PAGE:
[46] Or that He may not call them to account in the midst of their goings to and  fro, without a chance of their frustrating Him?
 [47] Or that He may not call them to account by a process of slow wastage, for thy Lord is indeed full of kindness and mercy
These verses state that the loss of security is a direct result of “
devising secret evil plots”
.It is well known today that horrific atrocities and evil continue to be committed andsupported by secret intelligence organizations worldwide. In the Muslim world today, themost horrendous acts against the people of these countries are those committed by theintelligence secret organizations.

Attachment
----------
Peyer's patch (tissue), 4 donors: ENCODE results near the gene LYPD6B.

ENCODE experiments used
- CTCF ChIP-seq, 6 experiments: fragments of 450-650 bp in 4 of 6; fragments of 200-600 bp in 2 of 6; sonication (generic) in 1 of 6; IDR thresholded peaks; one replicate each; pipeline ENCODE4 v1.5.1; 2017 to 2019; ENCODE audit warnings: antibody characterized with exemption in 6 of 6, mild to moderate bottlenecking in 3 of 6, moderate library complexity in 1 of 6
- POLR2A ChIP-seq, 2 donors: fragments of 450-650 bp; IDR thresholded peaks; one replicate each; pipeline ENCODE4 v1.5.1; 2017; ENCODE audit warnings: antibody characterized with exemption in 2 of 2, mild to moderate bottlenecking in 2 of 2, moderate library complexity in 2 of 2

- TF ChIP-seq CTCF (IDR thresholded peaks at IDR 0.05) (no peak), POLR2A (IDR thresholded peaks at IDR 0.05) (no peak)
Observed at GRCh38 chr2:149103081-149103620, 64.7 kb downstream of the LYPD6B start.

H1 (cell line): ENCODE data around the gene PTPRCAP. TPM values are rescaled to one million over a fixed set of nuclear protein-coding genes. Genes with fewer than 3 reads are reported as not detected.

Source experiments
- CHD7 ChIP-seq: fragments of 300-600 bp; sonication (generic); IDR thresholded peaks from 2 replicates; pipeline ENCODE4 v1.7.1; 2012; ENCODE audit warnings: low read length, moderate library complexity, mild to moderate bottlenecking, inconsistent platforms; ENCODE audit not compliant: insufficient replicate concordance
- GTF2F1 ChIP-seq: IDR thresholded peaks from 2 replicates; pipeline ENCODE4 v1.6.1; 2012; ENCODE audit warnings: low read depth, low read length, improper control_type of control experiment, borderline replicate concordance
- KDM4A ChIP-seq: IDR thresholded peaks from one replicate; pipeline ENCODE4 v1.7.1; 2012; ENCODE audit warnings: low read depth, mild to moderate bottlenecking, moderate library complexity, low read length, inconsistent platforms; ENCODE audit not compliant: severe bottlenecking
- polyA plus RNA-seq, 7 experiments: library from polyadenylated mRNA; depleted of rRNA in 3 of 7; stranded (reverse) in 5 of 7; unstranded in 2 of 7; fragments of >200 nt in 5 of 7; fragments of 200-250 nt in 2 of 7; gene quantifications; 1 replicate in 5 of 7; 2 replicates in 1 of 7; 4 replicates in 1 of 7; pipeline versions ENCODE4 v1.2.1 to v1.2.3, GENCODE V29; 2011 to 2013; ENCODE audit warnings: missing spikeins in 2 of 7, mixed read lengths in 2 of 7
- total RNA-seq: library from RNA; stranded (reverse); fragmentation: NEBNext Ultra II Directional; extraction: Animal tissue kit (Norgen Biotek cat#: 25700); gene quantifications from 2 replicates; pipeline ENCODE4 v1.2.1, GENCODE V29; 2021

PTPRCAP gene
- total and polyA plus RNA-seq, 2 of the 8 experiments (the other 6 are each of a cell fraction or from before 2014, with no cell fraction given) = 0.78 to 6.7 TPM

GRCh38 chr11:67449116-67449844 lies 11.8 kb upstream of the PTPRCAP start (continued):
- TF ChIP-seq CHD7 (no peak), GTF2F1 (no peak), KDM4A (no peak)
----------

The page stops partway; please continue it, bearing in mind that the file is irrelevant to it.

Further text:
“Gross human right violations took place throughout much of the Middle East and  North Africa. They ranged from extra judicial executions to widespread use of tortureand unfair trials, harassment and intimidation of human rights defenders. Freedom of expression and association continued to be curtailed; the climate of impunityremained and the victims were still awaiting steps to bring those responsible for past human rights violations to justice
Examples of evil plots against humans that could warrant the loss of security for thosewho commit the evil, and that may not even spare the rest of the people:
Amnesty International Report 2001